I am going through analog electronics.

I have seen many designs but I have a few questions below :

My Questions :

I understand that resistors are used to limit current in some places. And in other places, resistors are used to pull up/pull down the voltage and make sure that node is in a defined voltage state instead of the node floating.

I have gone through some articles and websites that recommend to take the resistor value between 10k to 100k if its for pull up or pull down purpose. I agree that you can pick depending on your application.

But I see in someplaces in other designs where the analog circuits having transistors, have resistor values like 22.6k / 11.5k / 82k. Why is there so much disparity in picking the resistor values?

Is it to limit current in those places or is it to hold up the voltage to a defined state? Or like biasing a transistor or to bleed the current of the node slowly?

  • \$\begingroup\$ Your question appears to boil down to why do resistor manufacturer's make so many different value resistors. \$\endgroup\$
    – Andy aka
    Apr 17, 2020 at 10:46

3 Answers 3


Selecting a resistor depends on the circuit/block in question. As you already mentioned, different applications demand different requirements.

For example, here are a few things to consider:

Pull up / down

Small resistors (aka "strong" pull up/down) are used when some nodes must be held at a given state "regardless" of the other impedances connected to the same net. However, in most cases, it leads to higher idle current consumption. Furthermore, due to their low resistive path, they pull the nodes faster to a given state.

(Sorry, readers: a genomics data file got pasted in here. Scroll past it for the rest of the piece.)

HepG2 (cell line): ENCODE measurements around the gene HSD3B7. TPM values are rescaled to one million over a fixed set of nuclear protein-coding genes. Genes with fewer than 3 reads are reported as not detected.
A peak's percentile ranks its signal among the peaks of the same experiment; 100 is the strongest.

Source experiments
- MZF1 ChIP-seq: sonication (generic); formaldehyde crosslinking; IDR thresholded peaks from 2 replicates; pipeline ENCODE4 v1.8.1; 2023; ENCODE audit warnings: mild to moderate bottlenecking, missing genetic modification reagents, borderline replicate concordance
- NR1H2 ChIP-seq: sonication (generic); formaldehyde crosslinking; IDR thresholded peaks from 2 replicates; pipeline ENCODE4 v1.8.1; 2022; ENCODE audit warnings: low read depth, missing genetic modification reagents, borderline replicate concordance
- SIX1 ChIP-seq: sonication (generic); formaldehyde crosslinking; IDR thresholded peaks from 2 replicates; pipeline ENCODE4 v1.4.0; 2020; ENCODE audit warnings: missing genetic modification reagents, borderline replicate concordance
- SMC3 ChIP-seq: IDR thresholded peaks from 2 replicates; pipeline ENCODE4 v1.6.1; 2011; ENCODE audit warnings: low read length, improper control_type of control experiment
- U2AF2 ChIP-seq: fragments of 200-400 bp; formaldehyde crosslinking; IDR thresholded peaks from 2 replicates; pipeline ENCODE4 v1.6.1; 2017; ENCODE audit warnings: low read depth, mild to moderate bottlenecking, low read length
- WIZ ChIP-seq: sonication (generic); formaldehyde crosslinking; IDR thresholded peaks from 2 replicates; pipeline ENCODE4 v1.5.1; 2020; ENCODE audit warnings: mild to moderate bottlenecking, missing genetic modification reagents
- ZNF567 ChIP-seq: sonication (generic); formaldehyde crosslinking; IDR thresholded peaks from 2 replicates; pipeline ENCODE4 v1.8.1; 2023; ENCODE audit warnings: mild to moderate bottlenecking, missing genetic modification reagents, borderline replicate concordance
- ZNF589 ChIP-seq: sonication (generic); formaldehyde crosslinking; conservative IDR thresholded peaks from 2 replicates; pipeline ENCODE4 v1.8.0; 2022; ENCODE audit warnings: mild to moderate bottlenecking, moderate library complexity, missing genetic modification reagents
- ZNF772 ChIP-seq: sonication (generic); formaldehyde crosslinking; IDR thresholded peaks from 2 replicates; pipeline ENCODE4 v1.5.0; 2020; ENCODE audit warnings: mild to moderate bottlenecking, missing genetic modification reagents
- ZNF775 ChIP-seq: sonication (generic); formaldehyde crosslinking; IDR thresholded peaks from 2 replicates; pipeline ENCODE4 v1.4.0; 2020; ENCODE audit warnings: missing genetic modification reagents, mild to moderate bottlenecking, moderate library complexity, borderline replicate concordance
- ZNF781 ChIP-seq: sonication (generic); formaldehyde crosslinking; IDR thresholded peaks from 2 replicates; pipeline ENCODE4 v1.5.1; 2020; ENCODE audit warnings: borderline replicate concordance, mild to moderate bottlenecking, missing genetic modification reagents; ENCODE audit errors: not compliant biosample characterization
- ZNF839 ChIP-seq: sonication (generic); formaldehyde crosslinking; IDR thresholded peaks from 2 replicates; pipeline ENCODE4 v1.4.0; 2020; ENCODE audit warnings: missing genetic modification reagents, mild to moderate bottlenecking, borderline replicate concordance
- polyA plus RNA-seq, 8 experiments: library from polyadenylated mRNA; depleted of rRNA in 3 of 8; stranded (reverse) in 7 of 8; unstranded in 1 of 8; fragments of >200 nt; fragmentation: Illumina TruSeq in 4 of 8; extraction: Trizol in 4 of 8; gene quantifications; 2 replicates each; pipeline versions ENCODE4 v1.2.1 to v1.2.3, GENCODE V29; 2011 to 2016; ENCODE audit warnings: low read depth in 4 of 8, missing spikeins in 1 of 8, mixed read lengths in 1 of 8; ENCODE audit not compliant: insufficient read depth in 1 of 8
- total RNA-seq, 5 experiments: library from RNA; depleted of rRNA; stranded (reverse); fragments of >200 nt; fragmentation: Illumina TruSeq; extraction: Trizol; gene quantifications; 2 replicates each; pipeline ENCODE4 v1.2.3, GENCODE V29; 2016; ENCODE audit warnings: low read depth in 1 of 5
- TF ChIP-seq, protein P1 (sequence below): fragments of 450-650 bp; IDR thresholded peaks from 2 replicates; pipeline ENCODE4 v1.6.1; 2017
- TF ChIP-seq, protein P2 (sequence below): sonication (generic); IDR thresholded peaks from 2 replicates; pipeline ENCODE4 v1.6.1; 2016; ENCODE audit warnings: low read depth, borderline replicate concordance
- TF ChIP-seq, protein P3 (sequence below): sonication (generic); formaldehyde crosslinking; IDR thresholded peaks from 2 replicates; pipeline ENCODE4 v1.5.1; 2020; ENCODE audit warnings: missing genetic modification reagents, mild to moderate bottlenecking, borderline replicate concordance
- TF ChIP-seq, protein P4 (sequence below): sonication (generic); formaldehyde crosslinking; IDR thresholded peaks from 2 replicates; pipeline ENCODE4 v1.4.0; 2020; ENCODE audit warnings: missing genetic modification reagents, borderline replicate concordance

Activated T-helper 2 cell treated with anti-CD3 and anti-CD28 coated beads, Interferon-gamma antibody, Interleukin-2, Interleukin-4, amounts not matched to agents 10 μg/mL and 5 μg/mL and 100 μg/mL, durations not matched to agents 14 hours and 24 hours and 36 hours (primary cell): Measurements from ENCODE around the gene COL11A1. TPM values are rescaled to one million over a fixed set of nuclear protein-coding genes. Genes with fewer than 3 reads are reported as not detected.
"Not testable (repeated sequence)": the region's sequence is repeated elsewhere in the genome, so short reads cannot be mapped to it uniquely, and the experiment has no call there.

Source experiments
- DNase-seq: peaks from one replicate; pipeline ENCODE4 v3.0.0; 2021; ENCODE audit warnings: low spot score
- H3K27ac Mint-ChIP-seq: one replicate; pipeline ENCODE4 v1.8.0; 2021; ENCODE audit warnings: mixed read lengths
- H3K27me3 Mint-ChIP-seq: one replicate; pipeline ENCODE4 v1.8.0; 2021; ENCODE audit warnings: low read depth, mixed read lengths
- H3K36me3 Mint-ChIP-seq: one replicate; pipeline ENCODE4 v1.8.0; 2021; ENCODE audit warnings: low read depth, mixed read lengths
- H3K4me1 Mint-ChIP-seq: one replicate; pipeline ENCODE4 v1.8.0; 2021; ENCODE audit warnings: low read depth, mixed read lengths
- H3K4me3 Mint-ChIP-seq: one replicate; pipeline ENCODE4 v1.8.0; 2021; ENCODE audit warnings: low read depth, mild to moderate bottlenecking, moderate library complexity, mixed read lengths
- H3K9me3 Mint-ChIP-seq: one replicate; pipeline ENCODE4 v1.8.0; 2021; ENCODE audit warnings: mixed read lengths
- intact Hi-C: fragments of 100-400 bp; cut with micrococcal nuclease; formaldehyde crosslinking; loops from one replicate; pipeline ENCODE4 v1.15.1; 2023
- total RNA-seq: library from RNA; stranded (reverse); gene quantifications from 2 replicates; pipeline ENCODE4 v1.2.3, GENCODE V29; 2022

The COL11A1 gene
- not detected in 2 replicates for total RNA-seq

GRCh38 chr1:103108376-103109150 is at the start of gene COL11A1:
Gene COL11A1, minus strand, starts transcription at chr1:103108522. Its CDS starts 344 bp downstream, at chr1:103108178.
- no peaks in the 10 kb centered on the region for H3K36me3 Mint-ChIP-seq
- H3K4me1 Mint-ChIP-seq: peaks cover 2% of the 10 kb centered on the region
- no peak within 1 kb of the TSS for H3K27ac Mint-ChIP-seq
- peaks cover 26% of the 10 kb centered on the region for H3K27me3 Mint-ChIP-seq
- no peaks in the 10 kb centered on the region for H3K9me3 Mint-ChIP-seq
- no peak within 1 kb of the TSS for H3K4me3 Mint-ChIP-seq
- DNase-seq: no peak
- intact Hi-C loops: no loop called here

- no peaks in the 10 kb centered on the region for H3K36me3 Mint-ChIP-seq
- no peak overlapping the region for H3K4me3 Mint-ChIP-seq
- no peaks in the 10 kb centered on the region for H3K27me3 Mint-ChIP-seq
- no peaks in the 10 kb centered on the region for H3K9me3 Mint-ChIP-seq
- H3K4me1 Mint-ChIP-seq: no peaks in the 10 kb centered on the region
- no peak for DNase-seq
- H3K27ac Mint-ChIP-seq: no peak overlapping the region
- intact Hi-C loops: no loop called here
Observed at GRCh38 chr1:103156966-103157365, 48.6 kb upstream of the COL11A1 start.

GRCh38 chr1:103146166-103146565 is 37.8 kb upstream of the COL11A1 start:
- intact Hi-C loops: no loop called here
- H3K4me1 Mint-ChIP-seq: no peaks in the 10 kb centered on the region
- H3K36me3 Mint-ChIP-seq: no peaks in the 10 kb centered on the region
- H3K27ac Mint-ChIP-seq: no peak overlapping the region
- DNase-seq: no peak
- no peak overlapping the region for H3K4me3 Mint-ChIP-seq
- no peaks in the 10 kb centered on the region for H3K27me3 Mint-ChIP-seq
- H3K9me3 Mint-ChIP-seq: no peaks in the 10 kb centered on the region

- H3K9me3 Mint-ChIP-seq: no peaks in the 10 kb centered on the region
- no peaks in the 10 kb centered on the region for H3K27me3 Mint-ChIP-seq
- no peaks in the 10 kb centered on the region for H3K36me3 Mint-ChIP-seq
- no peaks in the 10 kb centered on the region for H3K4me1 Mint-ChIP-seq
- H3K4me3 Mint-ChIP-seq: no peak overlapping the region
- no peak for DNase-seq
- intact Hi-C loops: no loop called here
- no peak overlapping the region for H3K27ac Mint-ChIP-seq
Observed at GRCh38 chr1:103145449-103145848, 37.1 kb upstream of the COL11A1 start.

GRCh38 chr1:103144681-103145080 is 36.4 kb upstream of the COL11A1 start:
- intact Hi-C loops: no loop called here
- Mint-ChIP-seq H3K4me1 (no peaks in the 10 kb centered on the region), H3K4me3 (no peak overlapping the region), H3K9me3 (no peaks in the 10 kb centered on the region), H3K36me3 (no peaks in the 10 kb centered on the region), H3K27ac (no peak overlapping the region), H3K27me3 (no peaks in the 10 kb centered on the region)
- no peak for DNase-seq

The resistors used to pull up the bus line have a direct impact on the data transfer speed which can be used, and also how far apart the master and slave devices can located.

Bleeder resistor

Some circuits require a passive discharging of capacitive elements. A good example is a AC/DC power supply which should have its input capacitors (connected to the mains) discharged upon removing it from the mains, in order to prevent exposure of energized pins.

Voltage supply regulation

Regulated voltage supplies rely on feedbacks to have their output voltage controlled. Most of the time this is accomplished with a resistive voltage divider. Due to the limited amount of resistor values, selecting a combination of resistors which lead to the required output voltage can be challenging. Here you can usually find such resistors \$22.6k, 11.5k\$ etc.

Compensation Network Compensating loops, such as those of oamps, require placing poles and zeros at specific locations. As mentioned before, the limited amount of resistor and capacitor values may require to pick unique combinations in order to guarantee stability.

Note: These are just a few examples. The number of applications are countless.